EA flashing red wall lamp in the salon signals the right degree of doneness of the steak sizzling in the clinically sterile kitchen next door, which jumps up at the push of a button and even performs the turning maneuver on the roasting device: What was still the subject of burlesque joke in 1958 in Jacques Tati’s “Mon oncle”, that was complete Rationalized everyday kitchen life should soon be commonplace. Back then, however, it was just about automating the kitchen. Olaf Deininger and Hendrik Haase dedicate their book to the blessings of digitization. They do it so comprehensively, thoroughly and comprehensively that it is easy to get anxious on their tour d’horizon through the world of “Food 4.0”.
Perhaps not yet in front of individual smart kitchen appliances such as the voice-controlled oven, which uses a camera and artificial intelligence (AI) to recognize the food that has been inserted and automatically selects the temperature and preparation time; the interactive refrigerator, which is also equipped with cameras and a touchscreen, which identifies food and uses the smartphone’s calendar function to take over the entire planning of meals from the point of purchase; or the heating rod for Sous-vide low-temperature cooking that can be remotely controlled using the app. But these gadgets are networked with retailers and food producers via platforms and are therefore elements of a system solution whose trump card is an all-round service that includes shopping, delivery, a recipe database and health services. A promising prospect for food retailers and established brands for whom connected devices are opening the doors to millions of kitchens.
„Power to the Bauer“
Convenience on the consumer side is bought at a high price: with permanent monitoring by the providers, for which detailed behavioral profiles are essential in the competition. In addition, the question arises whether the platforms, as interfaces of the beautiful new kitchen world, will also allow regional food artisans and farm direct marketers to play a role, or whether oligopolies or monopolies are threatened, as Deininger and Haase point out.
On the other hand, with the help of AI, the waste of food can be avoided through better planning of production, and all processes of agricultural direct marketing can be automated cost-effectively. “Power to the farmer” is the motto of some start-ups that are in the process of optimizing the concept of the farm shop and the vegetable crate logistically with decentralized, intelligent delivery networks.
Sowing, weeding, fertilizing, harvesting: autonomous, adaptive robots promise an environmentally friendly and resource-saving “precision agriculture”, an optimized management of each individual field. However, the plants and fruits have to be adapted to the machines, especially for the harvesting step. And whether the farmer who is taking part in the technological change will remain sovereign on his farm is an open question. Because the adaptive agricultural robotics needs computing power to the extent that it can currently only be provided by the very largest digital companies. – Who does the collected data belong to?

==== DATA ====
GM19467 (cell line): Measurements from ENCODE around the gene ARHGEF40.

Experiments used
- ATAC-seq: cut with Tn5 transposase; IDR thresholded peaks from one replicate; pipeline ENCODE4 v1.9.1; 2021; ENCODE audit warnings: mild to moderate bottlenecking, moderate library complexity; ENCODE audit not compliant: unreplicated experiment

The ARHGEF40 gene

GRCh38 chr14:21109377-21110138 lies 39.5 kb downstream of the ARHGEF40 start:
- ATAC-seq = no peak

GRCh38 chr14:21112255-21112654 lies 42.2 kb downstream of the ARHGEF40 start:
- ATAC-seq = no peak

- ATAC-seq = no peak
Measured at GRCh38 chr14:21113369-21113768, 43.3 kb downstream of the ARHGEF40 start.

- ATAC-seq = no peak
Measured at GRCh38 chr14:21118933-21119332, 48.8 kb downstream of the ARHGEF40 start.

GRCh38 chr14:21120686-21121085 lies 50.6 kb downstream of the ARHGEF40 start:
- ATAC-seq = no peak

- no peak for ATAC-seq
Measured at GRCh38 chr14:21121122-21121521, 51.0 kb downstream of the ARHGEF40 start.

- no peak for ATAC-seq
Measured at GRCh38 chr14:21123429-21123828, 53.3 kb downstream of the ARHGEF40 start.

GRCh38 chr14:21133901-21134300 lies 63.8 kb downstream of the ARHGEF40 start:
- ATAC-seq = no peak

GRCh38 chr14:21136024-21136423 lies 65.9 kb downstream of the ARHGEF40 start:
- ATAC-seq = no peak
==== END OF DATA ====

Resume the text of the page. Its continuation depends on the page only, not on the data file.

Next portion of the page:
In the processing and food industry, digitization has long been the driver of rapid change. Electronic noses that can divide smells into digital profiles and tools that can break down food down to the smallest chemical and sensory detail provide food architects with the construction kit from which they can create products that are perfectly tailored to demand and individual preferences, on the computer and completely without a research laboratory , Experimental kitchen and test eaters. The only question is whether these are still groceries.
When sensuality is rationalized away
In view of these scenarios, Deininger and Haase warn against culinary paternalism and “digital paternalism” and warn that “we remain the protagonists” and “that the sensual relationship to food, to our food, is maintained even in the digital age”. Too many are now outsourcing “health management” to technology, the digital nutritionist, and using self-tracking to reveal the most private data when they use fitness and health apps on their smartphones, wearables and other gadgets such as the personalized food traffic light on the digital wristband read in and process your body data.
And what a hundred years ago under the motto “Household Engineering” – “The rational housekeeping. Business studies “was the title of Christine Frederick’s standard work published in German in 1921 – the promise of liberation from the yoke of housework, threatens today to” rationalize away “the sensuality and enjoyment associated with eating, not to mention the ritual of table company the highly individualized nutritional regime seems to be a thing of the past anyway.
The dream of having a table, delegating kitchen work to automatic machines and processes could quickly turn into a nightmare. The “uprising of things” is already hinted at in “Mon oncle”: in the quirky kitchen boxes in the truest sense of the word, which pull the nerves of the bewildered Monsieur Hulot. Compared to what threatens when networked automatic AI systems get out of hand – keywords: “hacking” and “hijacking” – a downright touching scenario.
Olaf Deininger and Hendrik Haase: “Food Code”. How we keep control over our food in the digital world. Antje Kunstmann Verlag, Munich 2021. 264 pp., Hardcover, 25 euros.